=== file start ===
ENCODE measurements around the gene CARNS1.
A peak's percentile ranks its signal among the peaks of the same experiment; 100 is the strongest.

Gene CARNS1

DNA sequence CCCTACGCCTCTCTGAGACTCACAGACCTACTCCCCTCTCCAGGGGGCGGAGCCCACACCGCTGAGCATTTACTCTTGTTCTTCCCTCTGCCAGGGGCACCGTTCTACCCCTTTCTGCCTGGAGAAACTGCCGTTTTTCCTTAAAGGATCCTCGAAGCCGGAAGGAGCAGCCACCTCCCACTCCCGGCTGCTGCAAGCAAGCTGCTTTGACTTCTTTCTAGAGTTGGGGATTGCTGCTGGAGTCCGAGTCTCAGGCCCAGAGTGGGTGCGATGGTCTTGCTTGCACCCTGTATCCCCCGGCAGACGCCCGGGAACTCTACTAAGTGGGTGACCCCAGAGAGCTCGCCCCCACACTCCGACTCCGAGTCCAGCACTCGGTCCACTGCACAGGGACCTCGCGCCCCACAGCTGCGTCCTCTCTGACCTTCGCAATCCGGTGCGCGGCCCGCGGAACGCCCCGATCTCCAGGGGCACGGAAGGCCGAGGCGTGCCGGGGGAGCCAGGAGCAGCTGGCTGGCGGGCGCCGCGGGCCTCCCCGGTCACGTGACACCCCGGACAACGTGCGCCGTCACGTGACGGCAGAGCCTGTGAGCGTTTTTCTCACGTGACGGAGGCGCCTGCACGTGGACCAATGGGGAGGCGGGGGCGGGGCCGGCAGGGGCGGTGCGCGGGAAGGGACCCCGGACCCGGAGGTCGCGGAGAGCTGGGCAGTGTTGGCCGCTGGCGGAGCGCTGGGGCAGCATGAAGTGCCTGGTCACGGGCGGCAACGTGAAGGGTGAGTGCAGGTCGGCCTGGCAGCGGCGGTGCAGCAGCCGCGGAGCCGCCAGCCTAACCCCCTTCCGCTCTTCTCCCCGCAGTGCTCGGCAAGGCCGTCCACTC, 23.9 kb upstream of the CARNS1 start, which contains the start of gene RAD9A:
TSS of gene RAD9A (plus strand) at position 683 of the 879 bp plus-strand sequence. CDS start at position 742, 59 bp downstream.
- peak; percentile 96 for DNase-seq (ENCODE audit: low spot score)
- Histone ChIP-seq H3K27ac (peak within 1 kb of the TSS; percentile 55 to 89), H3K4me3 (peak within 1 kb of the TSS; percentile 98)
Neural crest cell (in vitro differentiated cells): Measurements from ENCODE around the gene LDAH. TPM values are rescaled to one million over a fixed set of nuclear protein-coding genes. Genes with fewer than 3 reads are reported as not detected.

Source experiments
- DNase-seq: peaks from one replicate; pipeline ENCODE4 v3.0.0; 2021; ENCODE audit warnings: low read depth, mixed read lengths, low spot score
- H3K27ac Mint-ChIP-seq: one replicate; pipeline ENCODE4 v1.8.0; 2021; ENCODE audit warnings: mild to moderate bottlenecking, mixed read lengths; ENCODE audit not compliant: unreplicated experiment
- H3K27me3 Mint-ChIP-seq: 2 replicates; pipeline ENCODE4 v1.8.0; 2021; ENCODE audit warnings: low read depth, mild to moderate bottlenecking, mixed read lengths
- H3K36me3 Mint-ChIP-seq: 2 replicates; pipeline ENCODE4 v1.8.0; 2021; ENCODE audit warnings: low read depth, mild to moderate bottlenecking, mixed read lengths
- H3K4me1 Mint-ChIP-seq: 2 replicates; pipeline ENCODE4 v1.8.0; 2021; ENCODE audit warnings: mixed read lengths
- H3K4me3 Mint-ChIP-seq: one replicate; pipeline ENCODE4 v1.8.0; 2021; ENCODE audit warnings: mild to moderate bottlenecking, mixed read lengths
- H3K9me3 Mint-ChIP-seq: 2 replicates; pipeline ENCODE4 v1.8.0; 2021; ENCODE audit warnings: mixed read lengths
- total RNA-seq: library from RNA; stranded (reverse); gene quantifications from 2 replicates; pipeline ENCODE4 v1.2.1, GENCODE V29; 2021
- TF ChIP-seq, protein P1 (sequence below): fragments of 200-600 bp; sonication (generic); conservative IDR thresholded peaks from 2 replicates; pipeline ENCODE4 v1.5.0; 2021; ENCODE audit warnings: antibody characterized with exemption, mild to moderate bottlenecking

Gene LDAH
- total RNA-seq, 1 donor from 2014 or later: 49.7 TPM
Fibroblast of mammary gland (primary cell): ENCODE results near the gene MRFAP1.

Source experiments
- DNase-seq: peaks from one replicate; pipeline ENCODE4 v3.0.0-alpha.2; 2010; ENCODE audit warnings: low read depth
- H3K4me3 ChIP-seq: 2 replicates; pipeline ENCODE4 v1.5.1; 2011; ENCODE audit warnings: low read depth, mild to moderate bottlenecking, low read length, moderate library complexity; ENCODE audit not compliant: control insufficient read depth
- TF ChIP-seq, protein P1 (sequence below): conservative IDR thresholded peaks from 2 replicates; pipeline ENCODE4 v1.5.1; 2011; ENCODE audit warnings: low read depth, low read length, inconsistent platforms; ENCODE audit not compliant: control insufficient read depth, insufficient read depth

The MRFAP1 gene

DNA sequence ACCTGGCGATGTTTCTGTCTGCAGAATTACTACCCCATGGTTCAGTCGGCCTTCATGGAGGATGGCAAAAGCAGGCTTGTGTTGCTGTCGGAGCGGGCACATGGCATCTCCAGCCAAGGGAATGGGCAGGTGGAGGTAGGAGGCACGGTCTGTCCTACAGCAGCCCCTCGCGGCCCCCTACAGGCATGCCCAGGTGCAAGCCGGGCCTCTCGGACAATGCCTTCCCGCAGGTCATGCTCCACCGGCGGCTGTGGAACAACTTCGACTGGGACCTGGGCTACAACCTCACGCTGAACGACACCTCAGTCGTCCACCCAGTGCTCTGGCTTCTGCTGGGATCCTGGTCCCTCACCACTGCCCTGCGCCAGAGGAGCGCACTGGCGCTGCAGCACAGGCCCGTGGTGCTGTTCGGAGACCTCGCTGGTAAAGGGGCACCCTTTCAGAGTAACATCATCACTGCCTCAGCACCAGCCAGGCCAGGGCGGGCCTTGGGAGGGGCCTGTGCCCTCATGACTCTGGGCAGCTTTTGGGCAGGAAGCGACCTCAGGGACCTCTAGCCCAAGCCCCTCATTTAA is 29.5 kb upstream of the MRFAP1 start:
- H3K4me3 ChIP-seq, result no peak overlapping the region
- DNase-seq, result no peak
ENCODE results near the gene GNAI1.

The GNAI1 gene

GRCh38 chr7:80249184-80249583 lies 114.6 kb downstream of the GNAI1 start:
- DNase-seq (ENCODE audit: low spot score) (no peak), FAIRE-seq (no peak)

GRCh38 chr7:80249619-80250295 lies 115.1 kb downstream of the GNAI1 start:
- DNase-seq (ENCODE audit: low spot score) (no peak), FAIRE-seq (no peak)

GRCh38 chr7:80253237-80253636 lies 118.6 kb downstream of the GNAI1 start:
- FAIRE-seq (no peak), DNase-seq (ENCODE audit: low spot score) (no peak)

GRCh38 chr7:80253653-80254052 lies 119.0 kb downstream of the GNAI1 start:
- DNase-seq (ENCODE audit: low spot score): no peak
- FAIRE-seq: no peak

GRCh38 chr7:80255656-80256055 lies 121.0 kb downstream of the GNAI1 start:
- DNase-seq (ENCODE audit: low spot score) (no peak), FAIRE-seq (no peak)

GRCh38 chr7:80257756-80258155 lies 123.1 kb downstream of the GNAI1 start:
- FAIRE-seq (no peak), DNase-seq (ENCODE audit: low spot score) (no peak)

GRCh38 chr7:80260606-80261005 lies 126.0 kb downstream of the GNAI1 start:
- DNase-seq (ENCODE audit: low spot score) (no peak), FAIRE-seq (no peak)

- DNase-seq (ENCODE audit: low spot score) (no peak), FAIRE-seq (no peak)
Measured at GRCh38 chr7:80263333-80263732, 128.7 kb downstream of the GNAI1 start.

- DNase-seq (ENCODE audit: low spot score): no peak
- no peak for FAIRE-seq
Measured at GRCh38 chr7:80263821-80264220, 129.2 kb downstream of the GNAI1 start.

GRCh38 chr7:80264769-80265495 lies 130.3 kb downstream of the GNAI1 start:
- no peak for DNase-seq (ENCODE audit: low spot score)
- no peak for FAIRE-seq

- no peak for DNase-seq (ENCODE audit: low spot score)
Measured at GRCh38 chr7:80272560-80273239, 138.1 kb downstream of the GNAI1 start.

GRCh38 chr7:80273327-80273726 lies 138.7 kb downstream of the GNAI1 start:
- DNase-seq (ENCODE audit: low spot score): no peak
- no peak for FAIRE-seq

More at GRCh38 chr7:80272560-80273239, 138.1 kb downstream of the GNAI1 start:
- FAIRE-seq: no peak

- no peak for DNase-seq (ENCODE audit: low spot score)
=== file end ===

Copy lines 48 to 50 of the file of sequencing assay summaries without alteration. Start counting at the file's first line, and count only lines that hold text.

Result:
Measured at GRCh38 chr7:80263333-80263732, 128.7 kb downstream of the GNAI1 start.

- DNase-seq (ENCODE audit: low spot score): no peak
- no peak for FAIRE-seq